Webb Space Telescope Sees With UK Contribution19th Jul 2022
NASA’s release of images from the Webb Space Telescope astound. If you haven’t been to the project website to see them, some incredible photographs are circulating on Twitter and other social media platforms. NASA’s James Webb Telescope has provided us all with unprecedented images of Deep Space. These full-colour images of planets, nebulae, and galaxies of light years away from Earth represent an incredible milestone in the history of space exploration. But how did the UK contribute?
Studying the atmospheres of exoplanets
One of the objectives of the James Webb Space Telescope (JWST) is to evaluate the atmospheres of exoplanets that the European Space Agency PLATO science mission has identified. This is critical in understanding their potential for hosting life.
UK scientists have secured leading roles in this prestigious NASA mission. The result keeps the UK at the forefront of space science research around the world.
Building the Mid InfraRed Instrument (MIRI) for JWST
The UK also led the European Consortium in building the Mid InfraRed Instrument (MIRI). Webb’s Integrated Science Instrument Module (ISIM) houses this instrument and three others.
MIRI utilises faint infrared light that the human eye cannot view. However, utilising this wavelength helps the Webb telescope to peer far into the past. Webb therefor can observe galaxies that are very far away, as well as newly forming planets and stars.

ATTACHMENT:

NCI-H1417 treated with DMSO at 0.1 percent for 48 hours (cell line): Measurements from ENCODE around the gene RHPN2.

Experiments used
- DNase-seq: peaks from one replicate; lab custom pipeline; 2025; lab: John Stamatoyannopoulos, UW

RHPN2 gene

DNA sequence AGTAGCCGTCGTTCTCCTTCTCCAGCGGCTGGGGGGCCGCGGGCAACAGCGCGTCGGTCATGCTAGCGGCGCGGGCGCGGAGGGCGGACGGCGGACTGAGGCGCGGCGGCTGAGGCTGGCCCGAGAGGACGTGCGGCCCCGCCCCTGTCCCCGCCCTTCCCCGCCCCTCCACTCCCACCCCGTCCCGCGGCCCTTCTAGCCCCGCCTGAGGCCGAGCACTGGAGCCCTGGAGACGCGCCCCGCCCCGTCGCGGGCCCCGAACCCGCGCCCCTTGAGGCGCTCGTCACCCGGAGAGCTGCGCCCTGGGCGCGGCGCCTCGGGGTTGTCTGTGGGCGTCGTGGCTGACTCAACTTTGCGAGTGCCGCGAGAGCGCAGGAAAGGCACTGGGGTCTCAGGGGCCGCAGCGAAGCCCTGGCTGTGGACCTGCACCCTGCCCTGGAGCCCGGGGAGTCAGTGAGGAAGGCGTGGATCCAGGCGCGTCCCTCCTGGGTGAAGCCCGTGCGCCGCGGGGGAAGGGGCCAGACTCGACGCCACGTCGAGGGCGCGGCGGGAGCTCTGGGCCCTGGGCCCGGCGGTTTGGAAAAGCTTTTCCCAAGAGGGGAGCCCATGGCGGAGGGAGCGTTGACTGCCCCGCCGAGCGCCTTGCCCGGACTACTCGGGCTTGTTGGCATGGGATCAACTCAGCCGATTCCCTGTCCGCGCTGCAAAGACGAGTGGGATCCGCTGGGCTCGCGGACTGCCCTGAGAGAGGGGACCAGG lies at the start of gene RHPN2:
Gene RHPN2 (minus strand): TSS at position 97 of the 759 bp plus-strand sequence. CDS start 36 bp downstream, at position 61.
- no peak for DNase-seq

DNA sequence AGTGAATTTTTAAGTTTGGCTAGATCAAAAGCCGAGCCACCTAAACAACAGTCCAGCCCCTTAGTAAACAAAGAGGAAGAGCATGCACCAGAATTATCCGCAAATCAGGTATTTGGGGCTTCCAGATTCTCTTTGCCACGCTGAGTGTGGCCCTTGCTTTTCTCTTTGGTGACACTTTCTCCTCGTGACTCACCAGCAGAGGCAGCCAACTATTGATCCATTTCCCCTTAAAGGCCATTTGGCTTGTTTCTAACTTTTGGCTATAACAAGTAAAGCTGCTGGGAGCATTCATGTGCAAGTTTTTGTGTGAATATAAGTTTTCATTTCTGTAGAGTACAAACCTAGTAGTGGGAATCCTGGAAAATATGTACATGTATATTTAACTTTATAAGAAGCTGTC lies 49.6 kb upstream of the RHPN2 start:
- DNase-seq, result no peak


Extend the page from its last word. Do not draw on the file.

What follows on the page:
IR is used by MIRI because it is able to penetrate the dust clouds, which are very dense and surround newly forming planets and stars. This is something visible light is not able to do.
For the MIRI project, the UK has provided scientific leadership, instrument design, and we have managed the entire project.
Inspiring the next generation of UK engineers and researchers
There is no denying that these space images have made big news. People widely share the astonishing photographs of the Universe online. Human stars like Sir Lewis Hamilton marvel over them and share them with their followers.
We are sure that these incredible images will only further end up inspiring the next generation of UK engineers and researchers.